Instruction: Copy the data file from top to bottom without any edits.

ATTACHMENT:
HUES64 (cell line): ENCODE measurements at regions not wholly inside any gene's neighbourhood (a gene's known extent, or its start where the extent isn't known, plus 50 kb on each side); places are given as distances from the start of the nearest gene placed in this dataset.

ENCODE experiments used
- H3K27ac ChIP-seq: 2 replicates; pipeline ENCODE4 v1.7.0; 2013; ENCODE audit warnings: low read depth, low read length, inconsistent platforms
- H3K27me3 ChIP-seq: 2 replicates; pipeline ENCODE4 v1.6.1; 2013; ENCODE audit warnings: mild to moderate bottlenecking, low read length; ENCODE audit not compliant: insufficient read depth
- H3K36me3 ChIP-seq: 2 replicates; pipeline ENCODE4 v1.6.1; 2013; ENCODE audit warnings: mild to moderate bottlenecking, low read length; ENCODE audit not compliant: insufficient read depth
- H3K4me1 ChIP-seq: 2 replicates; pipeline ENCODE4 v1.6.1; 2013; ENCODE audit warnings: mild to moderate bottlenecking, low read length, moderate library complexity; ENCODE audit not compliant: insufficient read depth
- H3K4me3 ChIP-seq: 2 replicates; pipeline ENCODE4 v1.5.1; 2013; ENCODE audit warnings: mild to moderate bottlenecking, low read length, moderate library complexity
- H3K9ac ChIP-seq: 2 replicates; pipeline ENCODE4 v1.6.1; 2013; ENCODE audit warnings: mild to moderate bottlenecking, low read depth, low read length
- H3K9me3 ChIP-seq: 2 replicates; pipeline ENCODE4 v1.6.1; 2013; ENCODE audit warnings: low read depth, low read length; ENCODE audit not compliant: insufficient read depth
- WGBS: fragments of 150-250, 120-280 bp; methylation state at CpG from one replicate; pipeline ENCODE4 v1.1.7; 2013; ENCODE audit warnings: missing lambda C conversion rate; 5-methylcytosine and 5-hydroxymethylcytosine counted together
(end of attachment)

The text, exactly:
HUES64 (cell line): ENCODE measurements at regions not wholly inside any gene's neighbourhood (a gene's known extent, or its start where the extent isn't known, plus 50 kb on each side); places are given as distances from the start of the nearest gene placed in this dataset.

ENCODE experiments used
- H3K27ac ChIP-seq: 2 replicates; pipeline ENCODE4 v1.7.0; 2013; ENCODE audit warnings: low read depth, low read length, inconsistent platforms
- H3K27me3 ChIP-seq: 2 replicates; pipeline ENCODE4 v1.6.1; 2013; ENCODE audit warnings: mild to moderate bottlenecking, low read length; ENCODE audit not compliant: insufficient read depth
- H3K36me3 ChIP-seq: 2 replicates; pipeline ENCODE4 v1.6.1; 2013; ENCODE audit warnings: mild to moderate bottlenecking, low read length; ENCODE audit not compliant: insufficient read depth
- H3K4me1 ChIP-seq: 2 replicates; pipeline ENCODE4 v1.6.1; 2013; ENCODE audit warnings: mild to moderate bottlenecking, low read length, moderate library complexity; ENCODE audit not compliant: insufficient read depth
- H3K4me3 ChIP-seq: 2 replicates; pipeline ENCODE4 v1.5.1; 2013; ENCODE audit warnings: mild to moderate bottlenecking, low read length, moderate library complexity
- H3K9ac ChIP-seq: 2 replicates; pipeline ENCODE4 v1.6.1; 2013; ENCODE audit warnings: mild to moderate bottlenecking, low read depth, low read length
- H3K9me3 ChIP-seq: 2 replicates; pipeline ENCODE4 v1.6.1; 2013; ENCODE audit warnings: low read depth, low read length; ENCODE audit not compliant: insufficient read depth
- WGBS: fragments of 150-250, 120-280 bp; methylation state at CpG from one replicate; pipeline ENCODE4 v1.1.7; 2013; ENCODE audit warnings: missing lambda C conversion rate; 5-methylcytosine and 5-hydroxymethylcytosine counted together